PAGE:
Spoiler alert: some of these facts contain important plot points!
- Crows or ravens have been observed attacking a small coyote pup. In the first chapter, crows attack Scruff. This part of the story was inspired from a phone call I received in 2016, when I was working on the Vancouver coyote hotline. The woman said there was a tiny coyote pup all alone on her front lawn. She watched as crows (or it could have been ravens) started to dive bomb and attack it. As it yelped and cried, she tried to decide whether to save it or not.
The idea of whether we, as co-existing neighbours, should ‘rescue’ coyote pups, can be a bit tricky. In most cases, a pup is alone either because its parents left it for a short time to go hunting, or because it’s so weak that it doesn’t stand a good chance of survival. In neither of these cases is rescuing the pup a good option. In the first case, the parents will be very upset when they get back and their pup is ‘kidnapped’. In the second, it is a weak individual, and this is nature’s way of weeding out weaker coyotes and maintaining a strong general population. While rehabilitation centers are good in certain situations, they aren’t a good option for every abandoned pup.
2. Coyotes can be extremely playful and will do things like roll a ball down a hill and then chase after it.: Early on in my writing of the book, my mother sent me this Youtube link. I watched in on repeat, surprised to see how playful the coyote was. It reminded me of how my own dog plays with a ball. This activity wove itself into the very next chapter!
3. Eye injuries are common and potentially very serious. In Chapter 4, Pica’s eye injury, which was just a scratch, gets infected. Having short-term eye problems is not uncommon for wild coyotes, but an infection leading to permanent blindness is likely quite rare. We don’t track urban coyotes with enough detail to know this, but Janet Kessler has recorded some of the more minor injuries on her blog. Leg injuries are also common, and this type of injury occurs in Street Shadows as well.
4. Coyotes cross a lot of roads – and it’s the most dangerous thing they do! National Geographic created Crittercam – a special coyote collar with a camera and tracking abilities. Although there is debate about whether it’s a good idea to put collars and cameras on coyotes for research, they do allow us rare ‘first-hand’ footage of what life is like through their eyes. You can see one of the videos here.
5. A coyote really did fall into a construction pit. In Chapter 11, Lamar falls into a pit at a construction site. When I visited the Wildlife Rescue Association of BC to see their coyote rehabilitation enclosures, a staff member there told me that earlier that year, they had rehabilitated a coyote that had fallen into one of these pits. They had received a call one morning from a construction crew who said that the coyote, while still alive, was unable to get out. They were able to rehabilitate it successfully.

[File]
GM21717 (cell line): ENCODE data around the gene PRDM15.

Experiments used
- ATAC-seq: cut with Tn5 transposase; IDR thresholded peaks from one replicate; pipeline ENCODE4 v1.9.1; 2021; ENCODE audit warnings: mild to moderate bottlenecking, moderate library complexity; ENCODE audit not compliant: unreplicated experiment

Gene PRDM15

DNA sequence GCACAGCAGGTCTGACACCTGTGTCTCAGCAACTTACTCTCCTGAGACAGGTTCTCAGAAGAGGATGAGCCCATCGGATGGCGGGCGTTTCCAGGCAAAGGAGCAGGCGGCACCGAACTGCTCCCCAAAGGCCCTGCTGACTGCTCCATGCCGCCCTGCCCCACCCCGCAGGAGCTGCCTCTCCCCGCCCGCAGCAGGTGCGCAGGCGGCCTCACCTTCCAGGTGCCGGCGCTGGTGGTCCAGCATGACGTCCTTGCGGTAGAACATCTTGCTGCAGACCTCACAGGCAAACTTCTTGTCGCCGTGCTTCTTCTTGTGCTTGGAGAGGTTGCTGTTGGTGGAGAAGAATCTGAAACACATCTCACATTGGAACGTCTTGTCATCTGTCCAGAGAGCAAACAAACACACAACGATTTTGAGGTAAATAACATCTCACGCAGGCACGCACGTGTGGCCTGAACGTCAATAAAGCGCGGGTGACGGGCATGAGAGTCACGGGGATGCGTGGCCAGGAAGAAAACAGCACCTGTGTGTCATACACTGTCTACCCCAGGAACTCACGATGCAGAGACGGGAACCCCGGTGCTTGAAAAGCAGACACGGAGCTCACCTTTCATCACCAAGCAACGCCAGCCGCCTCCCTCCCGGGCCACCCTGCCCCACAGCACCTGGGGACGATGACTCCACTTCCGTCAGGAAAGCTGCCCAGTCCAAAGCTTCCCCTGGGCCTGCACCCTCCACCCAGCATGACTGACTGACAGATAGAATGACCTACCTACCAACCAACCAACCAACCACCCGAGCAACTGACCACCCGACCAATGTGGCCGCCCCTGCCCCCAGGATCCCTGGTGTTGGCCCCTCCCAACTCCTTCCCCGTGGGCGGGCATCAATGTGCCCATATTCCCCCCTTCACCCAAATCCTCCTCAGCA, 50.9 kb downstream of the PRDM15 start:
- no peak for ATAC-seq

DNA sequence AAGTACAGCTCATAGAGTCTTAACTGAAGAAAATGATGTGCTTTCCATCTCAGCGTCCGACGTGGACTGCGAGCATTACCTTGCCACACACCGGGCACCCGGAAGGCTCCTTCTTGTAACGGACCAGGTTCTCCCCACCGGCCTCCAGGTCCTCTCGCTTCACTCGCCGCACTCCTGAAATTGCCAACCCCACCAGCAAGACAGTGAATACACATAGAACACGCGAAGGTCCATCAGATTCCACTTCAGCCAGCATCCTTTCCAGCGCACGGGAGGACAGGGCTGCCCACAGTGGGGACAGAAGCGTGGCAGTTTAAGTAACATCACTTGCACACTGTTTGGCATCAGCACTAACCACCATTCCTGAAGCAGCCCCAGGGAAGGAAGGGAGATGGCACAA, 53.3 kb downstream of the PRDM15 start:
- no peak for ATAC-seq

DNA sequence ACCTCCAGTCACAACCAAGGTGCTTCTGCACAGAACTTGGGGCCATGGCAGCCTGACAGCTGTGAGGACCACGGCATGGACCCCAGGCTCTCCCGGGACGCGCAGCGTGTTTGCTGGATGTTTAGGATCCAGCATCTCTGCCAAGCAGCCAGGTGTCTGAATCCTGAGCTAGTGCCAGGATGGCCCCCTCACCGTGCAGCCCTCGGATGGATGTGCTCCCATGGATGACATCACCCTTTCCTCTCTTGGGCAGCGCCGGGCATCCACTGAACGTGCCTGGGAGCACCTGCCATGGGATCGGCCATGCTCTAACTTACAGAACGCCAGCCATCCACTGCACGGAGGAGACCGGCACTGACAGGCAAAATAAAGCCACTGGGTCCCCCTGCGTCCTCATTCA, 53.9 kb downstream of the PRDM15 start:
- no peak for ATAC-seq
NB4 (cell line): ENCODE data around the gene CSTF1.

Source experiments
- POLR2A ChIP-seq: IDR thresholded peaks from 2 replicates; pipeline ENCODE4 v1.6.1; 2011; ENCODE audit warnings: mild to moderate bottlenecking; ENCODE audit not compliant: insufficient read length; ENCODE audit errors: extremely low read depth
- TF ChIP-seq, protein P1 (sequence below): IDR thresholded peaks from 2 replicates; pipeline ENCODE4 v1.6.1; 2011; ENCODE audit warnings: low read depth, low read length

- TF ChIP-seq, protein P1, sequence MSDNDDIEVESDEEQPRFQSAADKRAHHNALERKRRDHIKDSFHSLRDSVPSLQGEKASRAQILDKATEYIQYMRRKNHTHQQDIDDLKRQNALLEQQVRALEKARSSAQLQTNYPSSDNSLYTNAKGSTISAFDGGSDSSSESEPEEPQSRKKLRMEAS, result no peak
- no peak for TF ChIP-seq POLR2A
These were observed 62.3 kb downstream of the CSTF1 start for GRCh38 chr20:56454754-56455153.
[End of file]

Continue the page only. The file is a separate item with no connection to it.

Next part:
6. Coyotes help each other when they are injured. In chapter 13, Pica has a leg injury. Her family sticks close to her, moving at her pace and bringing her food. This type of altruistic behaviour was observed recently by Janet Kessler in San Francisco here in her blog.
7. Coyotes strongly prefer eating rodents and plants to human garbage. In chapter 14, Scruff is forced to eat more garbage, being young and on his own for the first time. This is provoked by his desperate situation, being abandoned before he is fully capable of hunting and looking after himself. Many researchers, including Stan Gehrt (2007) and Lukasik and Alexander (2012) have pointed out that human sources of food typically only make up about 5-15% of coyote diets.
8. Coyotes can make their homes in really noisy places. In chapter 14, Scruff finds himself bedding down under an elevated train that runs most of the night. I knew of a coyote habitat in Vancouver, B.C., where a coyote lived in this exact type of location. Each time a skytrain passed over his home, the train wheels would screech loudly. It may not have been peaceful, but one of the strengths of the species is that coyotes are very flexible when it comes to finding a place to call home.
9. The description of Pica’s capture is inspired by actual techniques used by wildlife experts. When Pica is discovered at the school, unable to move, Alyssa and Doug capture her carefully using a Y Pole and kennel so they can bring her to the rehabilitation center. Capturing coyotes is only a good idea in very specific situations and by experts, so I’ve never been involved with one, but I wanted the scene to be as realistic as possible.
10. Coyotes have been known to kill pups living on adjacent territory. Although this type of behaviour is rare and not well documented, in 1978 F. J. Camenzind published a paper detailing this behaviour. It was not in an urban context – he was studying coyotes in the National Elk Refuge in Jackson, Wyoming, but it is not beyond the realm of possibility that something like what was revealed in chapter twenty-four could happen.